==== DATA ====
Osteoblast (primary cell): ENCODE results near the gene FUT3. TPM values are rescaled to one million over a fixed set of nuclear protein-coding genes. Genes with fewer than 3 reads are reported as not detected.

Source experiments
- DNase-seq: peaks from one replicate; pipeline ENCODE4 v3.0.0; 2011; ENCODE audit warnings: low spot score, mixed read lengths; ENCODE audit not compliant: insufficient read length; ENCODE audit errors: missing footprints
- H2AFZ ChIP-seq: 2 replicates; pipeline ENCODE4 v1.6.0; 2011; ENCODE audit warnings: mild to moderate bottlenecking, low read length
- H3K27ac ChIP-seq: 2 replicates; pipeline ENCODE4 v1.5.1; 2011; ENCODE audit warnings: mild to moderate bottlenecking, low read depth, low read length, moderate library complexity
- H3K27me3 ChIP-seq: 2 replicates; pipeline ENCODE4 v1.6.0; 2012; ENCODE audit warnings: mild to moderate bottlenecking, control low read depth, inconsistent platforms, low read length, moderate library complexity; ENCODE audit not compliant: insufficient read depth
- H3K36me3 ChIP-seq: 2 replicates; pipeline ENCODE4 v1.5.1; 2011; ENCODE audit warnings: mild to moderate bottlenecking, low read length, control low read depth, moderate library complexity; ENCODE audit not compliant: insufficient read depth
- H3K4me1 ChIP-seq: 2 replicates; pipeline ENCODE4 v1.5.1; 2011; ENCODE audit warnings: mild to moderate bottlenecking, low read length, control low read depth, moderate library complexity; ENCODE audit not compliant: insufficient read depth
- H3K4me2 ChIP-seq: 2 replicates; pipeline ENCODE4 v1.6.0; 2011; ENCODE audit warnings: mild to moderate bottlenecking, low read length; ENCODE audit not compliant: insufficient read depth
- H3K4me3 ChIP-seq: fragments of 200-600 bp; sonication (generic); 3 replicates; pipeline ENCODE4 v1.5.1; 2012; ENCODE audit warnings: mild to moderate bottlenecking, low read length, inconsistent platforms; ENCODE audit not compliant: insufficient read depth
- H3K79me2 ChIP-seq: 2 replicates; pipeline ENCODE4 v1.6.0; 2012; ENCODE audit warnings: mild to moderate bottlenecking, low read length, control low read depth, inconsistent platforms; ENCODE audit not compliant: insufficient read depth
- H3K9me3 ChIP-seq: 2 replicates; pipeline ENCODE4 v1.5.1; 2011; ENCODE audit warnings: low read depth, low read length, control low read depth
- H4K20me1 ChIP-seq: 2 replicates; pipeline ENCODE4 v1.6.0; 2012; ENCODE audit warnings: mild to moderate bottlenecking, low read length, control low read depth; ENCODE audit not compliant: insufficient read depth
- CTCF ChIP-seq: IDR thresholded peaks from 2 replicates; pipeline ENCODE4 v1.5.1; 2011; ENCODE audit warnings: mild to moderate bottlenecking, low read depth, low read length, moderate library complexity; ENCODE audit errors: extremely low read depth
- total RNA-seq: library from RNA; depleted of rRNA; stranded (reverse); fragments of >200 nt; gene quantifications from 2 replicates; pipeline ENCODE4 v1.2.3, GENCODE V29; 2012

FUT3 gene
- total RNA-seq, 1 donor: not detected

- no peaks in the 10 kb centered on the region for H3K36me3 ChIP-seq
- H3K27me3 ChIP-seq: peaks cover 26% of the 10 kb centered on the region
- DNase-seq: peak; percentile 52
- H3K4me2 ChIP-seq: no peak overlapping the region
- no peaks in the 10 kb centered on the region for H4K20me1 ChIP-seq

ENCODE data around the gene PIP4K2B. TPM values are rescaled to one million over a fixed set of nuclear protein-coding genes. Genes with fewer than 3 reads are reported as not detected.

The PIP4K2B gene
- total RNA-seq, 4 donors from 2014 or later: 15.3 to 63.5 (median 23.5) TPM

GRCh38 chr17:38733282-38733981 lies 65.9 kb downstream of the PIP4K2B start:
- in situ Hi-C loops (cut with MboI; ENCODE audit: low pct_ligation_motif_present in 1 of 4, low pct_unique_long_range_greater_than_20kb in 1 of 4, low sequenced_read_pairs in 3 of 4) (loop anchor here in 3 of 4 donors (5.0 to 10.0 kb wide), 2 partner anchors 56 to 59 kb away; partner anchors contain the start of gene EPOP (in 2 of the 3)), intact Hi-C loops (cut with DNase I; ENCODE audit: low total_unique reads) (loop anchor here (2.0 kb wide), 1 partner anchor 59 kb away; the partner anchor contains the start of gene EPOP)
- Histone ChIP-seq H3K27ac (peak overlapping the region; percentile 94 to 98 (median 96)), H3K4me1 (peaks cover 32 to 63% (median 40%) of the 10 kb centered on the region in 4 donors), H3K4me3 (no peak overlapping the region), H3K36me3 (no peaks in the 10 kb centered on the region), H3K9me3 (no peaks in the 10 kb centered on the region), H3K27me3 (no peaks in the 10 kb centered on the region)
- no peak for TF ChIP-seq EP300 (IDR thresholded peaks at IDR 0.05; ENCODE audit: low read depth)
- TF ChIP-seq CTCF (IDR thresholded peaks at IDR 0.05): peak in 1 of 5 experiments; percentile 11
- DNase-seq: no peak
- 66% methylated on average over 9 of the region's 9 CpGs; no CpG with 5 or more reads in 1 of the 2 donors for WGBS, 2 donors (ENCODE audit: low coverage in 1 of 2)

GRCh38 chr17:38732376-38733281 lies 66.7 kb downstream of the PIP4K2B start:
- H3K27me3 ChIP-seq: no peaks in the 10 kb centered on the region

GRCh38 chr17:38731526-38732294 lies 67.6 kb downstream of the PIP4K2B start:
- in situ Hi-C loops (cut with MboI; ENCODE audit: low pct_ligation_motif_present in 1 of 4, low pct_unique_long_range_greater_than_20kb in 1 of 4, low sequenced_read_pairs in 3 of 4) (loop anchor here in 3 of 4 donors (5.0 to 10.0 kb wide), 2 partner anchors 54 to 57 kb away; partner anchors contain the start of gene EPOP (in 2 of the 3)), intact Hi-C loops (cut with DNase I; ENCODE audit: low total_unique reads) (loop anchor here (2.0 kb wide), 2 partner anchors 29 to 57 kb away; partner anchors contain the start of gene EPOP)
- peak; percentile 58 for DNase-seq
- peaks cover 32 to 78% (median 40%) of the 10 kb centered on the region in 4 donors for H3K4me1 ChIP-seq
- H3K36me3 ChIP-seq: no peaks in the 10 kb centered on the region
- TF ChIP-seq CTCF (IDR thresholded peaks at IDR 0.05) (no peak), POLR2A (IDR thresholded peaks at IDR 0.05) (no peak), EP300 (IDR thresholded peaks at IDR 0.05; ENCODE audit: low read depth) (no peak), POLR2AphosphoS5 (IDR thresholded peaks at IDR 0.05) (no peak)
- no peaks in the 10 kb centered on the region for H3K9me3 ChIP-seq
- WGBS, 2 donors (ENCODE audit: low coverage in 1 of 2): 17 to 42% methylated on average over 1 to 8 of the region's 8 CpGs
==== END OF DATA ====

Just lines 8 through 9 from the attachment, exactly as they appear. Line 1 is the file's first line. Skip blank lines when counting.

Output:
- H3K4me1 ChIP-seq: 2 replicates; pipeline ENCODE4 v1.5.1; 2011; ENCODE audit warnings: mild to moderate bottlenecking, low read length, control low read depth, moderate library complexity; ENCODE audit not compliant: insufficient read depth
- H3K4me2 ChIP-seq: 2 replicates; pipeline ENCODE4 v1.6.0; 2011; ENCODE audit warnings: mild to moderate bottlenecking, low read length; ENCODE audit not compliant: insufficient read depth